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Photo galleries: King’s Lynn’s flood defences set to be replaced after December storm surge that devastated the Norfolk coast

PUBLISHED: 13:27 18 January 2014 | UPDATED: 13:27 18 January 2014

The Custom House surrounded by water during the December 5 storm. Picture: Matthew Usher.

The Custom House surrounded by water during the December 5 storm. Picture: Matthew Usher.

© Archant Norfolk 2013

Flood gates around King’s Lynn’s historic quays will be replaced as part of a £1.2m refurbishment of the town’s defences.

MP Henry Bellingham (2nd left) visits the flood damaged on Snettisham Beach. With him from left, is EA area manager Julie Foley, parish council chairman Eric Langford and EA project manager for repair work Ryan Ely. Picture: Matthew Usher. MP Henry Bellingham (2nd left) visits the flood damaged on Snettisham Beach. With him from left, is EA area manager Julie Foley, parish council chairman Eric Langford and EA project manager for repair work Ryan Ely. Picture: Matthew Usher.

Waters came within inches of overwhelming gates around the Outer Purfleet during the December storm surge.

Today Julie Foley, area manager for the Environment Agency, said work on replacing the structures would begin in April.

“The flood gates are over 30 years old and they need replacing,” she said. “They’ve never been tested in this way before.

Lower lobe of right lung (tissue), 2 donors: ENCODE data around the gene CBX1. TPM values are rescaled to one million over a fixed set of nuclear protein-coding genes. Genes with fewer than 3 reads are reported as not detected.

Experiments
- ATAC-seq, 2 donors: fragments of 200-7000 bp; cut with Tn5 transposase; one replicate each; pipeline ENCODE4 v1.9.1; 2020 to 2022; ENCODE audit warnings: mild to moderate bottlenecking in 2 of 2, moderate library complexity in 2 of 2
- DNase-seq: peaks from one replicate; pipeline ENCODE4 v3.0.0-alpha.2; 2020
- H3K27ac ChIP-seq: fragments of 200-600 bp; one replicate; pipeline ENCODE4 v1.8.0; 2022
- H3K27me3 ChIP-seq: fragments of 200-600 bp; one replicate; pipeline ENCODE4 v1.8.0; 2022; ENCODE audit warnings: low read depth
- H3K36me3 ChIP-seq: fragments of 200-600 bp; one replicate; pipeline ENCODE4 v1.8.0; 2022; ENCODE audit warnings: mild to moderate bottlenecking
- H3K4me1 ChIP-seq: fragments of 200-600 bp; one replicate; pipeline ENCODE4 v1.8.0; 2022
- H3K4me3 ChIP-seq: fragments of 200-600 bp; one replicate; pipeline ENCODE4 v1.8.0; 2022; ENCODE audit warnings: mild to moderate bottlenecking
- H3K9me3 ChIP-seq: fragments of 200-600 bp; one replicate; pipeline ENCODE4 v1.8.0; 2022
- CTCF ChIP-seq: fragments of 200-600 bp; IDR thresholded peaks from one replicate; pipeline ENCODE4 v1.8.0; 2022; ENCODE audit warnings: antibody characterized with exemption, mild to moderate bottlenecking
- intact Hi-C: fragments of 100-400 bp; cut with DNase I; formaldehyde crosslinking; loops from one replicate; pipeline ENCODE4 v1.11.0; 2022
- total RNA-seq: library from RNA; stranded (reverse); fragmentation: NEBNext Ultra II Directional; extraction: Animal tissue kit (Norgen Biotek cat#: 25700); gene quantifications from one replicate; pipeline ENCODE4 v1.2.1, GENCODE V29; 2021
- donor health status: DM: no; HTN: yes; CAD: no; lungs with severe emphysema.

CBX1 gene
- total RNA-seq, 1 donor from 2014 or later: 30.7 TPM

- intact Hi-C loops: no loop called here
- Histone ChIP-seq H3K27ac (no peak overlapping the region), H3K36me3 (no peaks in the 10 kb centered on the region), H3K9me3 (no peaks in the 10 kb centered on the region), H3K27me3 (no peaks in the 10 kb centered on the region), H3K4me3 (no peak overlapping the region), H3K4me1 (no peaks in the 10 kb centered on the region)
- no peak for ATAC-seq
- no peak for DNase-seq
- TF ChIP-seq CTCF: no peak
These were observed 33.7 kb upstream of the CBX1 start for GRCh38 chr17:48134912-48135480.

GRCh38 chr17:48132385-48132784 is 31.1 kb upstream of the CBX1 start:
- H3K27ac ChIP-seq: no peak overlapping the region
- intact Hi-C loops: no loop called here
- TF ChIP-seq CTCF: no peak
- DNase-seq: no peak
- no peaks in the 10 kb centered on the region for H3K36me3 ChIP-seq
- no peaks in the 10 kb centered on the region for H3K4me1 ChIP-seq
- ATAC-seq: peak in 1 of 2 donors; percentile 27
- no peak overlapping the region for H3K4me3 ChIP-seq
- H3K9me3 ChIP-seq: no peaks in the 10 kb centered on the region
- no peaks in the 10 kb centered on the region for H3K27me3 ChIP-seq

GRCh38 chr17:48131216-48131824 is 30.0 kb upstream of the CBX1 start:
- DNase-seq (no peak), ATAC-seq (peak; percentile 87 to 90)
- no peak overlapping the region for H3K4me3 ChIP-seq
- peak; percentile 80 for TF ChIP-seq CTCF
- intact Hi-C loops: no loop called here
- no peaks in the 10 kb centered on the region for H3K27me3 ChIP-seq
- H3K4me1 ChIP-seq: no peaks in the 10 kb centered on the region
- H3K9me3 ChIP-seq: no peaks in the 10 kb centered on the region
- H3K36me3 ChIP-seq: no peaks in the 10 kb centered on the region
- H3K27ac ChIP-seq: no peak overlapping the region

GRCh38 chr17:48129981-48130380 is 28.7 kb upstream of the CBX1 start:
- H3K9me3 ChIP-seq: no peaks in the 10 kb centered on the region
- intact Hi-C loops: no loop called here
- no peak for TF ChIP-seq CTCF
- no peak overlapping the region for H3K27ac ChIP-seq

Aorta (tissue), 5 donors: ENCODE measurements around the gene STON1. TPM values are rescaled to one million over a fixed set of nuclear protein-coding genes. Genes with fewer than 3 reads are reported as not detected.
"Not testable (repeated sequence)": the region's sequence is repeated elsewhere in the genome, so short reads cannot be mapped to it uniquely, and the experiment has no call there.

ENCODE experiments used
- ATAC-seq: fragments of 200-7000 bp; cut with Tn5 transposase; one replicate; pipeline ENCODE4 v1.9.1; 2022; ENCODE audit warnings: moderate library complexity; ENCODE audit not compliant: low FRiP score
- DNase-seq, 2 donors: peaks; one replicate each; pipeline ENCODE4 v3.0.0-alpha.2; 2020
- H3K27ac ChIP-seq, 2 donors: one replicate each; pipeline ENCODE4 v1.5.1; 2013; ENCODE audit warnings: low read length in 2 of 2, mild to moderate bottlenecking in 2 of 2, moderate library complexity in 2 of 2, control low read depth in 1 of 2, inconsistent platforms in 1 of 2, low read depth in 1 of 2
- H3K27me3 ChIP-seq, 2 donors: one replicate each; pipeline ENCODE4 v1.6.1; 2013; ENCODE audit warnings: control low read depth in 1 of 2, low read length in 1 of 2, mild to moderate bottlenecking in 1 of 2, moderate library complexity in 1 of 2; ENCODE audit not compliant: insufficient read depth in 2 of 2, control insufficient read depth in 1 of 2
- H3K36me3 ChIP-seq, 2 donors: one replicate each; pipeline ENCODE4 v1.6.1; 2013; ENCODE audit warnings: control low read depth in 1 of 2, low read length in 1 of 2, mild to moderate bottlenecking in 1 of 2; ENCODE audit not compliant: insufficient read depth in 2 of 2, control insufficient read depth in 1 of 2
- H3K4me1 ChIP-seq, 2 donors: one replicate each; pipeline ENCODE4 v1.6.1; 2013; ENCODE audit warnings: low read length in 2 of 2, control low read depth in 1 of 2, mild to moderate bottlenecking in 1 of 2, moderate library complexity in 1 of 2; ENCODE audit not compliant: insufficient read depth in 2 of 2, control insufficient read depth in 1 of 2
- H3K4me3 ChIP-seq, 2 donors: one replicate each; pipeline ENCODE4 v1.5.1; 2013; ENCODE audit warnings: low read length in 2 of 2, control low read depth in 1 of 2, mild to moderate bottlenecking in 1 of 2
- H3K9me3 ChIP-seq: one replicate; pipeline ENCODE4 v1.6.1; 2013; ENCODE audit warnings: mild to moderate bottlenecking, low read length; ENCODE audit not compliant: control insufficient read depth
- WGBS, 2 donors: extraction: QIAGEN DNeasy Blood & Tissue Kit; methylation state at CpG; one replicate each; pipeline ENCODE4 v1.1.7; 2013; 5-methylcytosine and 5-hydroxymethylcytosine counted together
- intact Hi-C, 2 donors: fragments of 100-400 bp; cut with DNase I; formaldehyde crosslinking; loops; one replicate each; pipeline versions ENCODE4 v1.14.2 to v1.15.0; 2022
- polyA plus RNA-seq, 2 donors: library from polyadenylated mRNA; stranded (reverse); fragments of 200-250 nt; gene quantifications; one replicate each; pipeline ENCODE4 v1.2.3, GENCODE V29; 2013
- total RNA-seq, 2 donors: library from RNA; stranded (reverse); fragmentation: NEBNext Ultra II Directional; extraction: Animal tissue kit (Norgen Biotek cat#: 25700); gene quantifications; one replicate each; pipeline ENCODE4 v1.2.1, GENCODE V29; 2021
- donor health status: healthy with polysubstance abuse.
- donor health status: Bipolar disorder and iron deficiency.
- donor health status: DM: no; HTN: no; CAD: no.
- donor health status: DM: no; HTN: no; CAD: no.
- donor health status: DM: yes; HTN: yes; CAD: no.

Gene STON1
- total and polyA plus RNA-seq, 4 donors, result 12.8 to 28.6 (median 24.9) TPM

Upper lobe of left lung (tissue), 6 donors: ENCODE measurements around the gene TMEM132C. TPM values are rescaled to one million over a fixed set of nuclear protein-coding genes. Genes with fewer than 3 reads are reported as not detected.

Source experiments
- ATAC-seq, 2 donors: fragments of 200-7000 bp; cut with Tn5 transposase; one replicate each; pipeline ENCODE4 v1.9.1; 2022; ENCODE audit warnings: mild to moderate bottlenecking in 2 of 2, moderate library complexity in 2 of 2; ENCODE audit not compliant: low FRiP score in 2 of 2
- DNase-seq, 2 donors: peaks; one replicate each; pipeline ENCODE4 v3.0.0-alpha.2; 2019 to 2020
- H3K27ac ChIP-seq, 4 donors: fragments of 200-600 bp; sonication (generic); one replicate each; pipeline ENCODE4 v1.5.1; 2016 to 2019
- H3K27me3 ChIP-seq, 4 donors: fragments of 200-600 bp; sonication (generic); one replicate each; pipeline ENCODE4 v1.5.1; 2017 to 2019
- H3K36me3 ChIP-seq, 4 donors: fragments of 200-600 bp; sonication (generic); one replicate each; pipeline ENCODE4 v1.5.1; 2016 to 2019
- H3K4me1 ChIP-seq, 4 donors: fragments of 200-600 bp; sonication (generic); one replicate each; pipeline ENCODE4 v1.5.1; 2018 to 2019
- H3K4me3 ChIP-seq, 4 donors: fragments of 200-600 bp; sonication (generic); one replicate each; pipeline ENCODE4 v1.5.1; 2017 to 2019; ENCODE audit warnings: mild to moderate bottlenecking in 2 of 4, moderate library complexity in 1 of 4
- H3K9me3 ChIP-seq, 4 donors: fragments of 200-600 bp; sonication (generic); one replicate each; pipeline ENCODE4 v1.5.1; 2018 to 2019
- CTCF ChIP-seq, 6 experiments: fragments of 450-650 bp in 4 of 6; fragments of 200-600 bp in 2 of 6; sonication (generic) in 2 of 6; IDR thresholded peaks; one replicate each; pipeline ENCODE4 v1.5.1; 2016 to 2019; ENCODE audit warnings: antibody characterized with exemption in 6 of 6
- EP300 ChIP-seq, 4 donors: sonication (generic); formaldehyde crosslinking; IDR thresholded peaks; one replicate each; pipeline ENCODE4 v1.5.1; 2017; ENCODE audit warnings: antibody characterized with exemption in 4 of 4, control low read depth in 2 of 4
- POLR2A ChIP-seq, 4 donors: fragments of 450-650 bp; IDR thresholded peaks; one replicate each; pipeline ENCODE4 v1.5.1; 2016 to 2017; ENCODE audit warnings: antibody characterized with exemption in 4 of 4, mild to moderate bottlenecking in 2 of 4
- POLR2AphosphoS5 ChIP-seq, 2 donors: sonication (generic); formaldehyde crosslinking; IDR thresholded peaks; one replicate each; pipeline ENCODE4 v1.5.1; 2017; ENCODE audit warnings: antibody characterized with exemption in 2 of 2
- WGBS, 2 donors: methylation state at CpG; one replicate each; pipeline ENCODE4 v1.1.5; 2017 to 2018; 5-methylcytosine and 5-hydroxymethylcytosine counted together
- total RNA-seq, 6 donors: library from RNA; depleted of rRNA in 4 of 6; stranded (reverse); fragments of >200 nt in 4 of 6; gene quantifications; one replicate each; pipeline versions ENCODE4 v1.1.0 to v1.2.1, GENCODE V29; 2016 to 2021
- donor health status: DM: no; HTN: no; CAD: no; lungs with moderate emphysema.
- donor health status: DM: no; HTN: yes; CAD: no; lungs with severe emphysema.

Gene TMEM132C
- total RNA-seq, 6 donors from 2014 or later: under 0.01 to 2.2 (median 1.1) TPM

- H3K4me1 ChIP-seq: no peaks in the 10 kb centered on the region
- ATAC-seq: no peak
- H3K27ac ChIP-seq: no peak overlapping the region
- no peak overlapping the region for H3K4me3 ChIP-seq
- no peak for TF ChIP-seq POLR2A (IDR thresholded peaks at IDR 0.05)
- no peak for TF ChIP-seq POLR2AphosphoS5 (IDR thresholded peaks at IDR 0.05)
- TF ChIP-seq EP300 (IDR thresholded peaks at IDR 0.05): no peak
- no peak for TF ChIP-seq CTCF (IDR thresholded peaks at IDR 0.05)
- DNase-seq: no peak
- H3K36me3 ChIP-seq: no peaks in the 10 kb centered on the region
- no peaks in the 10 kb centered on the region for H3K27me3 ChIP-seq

“The flood gates did well to withstand this significant event, but it’s clear that significant investment is needed. We need a new set of gates.”

• Click here for more stories on the Norfolk floods

Environment Agency officials revealed the move as they showed North West Norfolk MP Henry Bellingham and parish councillors work which has been carried out since the December 5 storm.

Parts of the shingle bank, which protects 3,000 caravans, had been reduced to around a quarter of its width by the highest tide for 60 years.

“We imported 1,000 tonnes of carr stone rock armour from a local quarry to replace what was lost,” said EA project manager Ryan Ely. “We used 9,200 tonnes of sand and shingle from Snettisham Scalp and that meant we were able to reinstate the ridge to 75pc of its planned width.”

A tide mark showing how high the waters rose in December was clearly visible on the side of one property on the seaward side of the bank. Engineers hope the work will enable the defences to withstand the next set of high tides, which are expected around February 1.

North West Norfolk MP Henry Bellingham said: “We can’t be too complacent, there’s got to be future investment, we’ve got to repair the damage that’s been done.”

Officials expect the work at Snettisham to cost around £100,000. The figure does not include repairing damaged hides and habitats on the nearby RSPB reserve.

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